|Years in Field:
||Computer Numeric Controls Machinist Certificate
"I'm the only woman in the course but it hasn't been
a problem." In fact, she says, their instructor told them
at the beginning that women tend to pick up these machine
skills "right off the bat," Traci says. "And I think it's
Starting Salary: An unskilled worker without experience
will start around $8/hr. Within a year - "if you're in
it and you learn" - a machinist can earn $35-40,000.
Top Salary: In two years a skilled computer numeric
controls machinist will be earning $50,000 and up.
Getting Started: Traci says she'd spent enough
time in low paying jobs to know that she wanted a change
in her life. "I was doing fast food for a while," which
she says was "the worst … when you come home upset
every day." She spent two years working as an office manager
in her father's company, but decided that "I really needed
something I could grow more with. I had pretty much reached
the top of where I could be there." On her mother's advice,
she decided to check out some of the technical programs
at North Harris College.
Education: Traci attended the University of North
Texas for two years, taking general courses, but still
wasn't sure what she wanted to do. She left school to
start work for a couple of years, but was frustrated by
the low wages and lack of growth opportunities. Her mother,
who's a nursing instructor at North Harris, suggested
Traci take a look at some of the programs. When she heard
about the Machining Technology program - which required
only six courses to learn a valuable skill - she signed
up and started classes in January 2001.
Greatest Professional Achievement: "For me," Traci
says, "it's just great to feel that I have something I
can grow with. No matter where I go, I've learned a skill
I can start working with right away."
Barriers: Traci hasn't encountered any barriers
in her 8 months in the CNC program.
No matter what level she was working at, Dara tried to
stay open to what she might learn - to ask questions,
and demonstrate her interest in finding out more. "Take
every experience as a learning opportunity," she advises.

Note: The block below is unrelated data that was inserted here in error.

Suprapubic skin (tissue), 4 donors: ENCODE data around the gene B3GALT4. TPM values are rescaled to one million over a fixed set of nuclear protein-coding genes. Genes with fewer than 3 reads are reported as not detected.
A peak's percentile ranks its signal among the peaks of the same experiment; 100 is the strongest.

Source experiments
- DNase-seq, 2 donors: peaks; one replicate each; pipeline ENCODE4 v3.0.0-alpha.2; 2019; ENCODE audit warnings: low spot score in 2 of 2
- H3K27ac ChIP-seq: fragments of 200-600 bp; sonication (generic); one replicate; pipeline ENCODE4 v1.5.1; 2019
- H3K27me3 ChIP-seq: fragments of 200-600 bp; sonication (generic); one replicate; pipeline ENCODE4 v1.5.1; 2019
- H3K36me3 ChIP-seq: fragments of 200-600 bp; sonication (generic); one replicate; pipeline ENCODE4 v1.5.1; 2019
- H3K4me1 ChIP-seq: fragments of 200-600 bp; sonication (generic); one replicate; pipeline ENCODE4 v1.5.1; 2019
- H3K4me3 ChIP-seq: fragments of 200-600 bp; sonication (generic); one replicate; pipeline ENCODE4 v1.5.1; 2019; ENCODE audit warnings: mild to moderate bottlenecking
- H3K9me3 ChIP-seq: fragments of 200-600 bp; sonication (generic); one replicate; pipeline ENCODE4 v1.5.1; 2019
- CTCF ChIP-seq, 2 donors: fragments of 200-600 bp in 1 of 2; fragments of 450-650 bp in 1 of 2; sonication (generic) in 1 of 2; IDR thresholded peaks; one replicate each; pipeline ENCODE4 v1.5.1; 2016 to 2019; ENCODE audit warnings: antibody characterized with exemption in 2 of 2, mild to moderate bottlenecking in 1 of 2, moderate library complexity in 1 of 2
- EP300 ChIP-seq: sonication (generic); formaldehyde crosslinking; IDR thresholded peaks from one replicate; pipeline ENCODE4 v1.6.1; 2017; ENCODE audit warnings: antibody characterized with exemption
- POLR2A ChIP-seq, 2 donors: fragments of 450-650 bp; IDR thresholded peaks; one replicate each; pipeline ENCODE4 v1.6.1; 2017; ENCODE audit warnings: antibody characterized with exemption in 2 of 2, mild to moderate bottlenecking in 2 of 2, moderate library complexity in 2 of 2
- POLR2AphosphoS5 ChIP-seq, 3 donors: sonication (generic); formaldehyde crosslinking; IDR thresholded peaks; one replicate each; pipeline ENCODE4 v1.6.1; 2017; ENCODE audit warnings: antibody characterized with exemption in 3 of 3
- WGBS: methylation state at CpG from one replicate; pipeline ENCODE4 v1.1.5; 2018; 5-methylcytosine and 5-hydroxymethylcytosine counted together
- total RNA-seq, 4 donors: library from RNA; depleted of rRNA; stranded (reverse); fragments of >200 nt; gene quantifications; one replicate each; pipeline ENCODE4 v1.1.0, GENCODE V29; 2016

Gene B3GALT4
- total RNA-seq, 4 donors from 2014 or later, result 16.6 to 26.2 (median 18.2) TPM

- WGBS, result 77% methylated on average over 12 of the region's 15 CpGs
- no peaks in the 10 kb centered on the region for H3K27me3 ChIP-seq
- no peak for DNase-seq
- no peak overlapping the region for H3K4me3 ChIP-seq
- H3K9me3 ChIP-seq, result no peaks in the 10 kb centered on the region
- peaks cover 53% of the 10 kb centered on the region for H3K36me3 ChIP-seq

"Try to learn from other people, and use these lessons
in your own career."
Working with Men: "I'm the only woman in the course,"
Traci says, "but it hasn't been a problem." In fact, she
says, their instructor told them at the beginning that
women tend to pick up these machine skills "right off
the bat," Traci says. "And I think it's true."
She also says she's found the faculty at North Harris
"very helpful," and approachable with any questions or
Advice for Women: "I think this course would be
good for a lot of people," she says. "Especially for women
who might be stuck in low-paying, or minimum wage type
of jobs. It's a fairly short course and it's very worthwhile."
Her own experience taught her that everyday job satisfaction
was important for Traci. "I like working with my hands,"
she says. "And it's really nice to be able to go into
a so-called man's job and do it well."
Typical Workday/Environment: As a CNC machinist,
Traci works on producing parts for a variety of applications
- "for example, almost anything under the hood of your
car has been made like this," she says. The precision
of the CNC technology makes it possible to calculate within
one ten-thousandth of an inch the measurements of a particular
part. Her job involves taking exact measurement of various
parts, placing them into machines and 'telling' each part
- through the computer numeric controls - where it needs
to go next.
Career Ladder: For Traci, one of the most appealing
things about the CNC Machining Course was its relatively
quick path to gaining skills and employment opportunities.
In terms of skills and salary, for many people, "it's
an automatic jump up."
Even with only the basic, early coursework under her belt,
Traci says she had little difficulty starting her hands-on
work in the co-op position with HMP. "It's really easy
to pick up, once you've got that," she says. An unskilled
worker without experience will start around $8 an hour,
but once in the field for a year or so, can be earning
$35-40,000. And a good, skilled machinist can be earning
$50,000 after two years in the field, which makes the
two-semester program seem a very worthwhile investment.
Professional Associations: None.
Hobbies: When she's not at work or school, Traci
likes to work on old cars, practices Tae Kwan Do, and
collects vintage Coca-Cola memorabilia.
*Annual salary number is not the role model's actual salary. Salary for Machinist based on the Bureau of Labor Statistics, U.S. Department of Labor, Occupational Outlook Handbook, 2008-09 Edition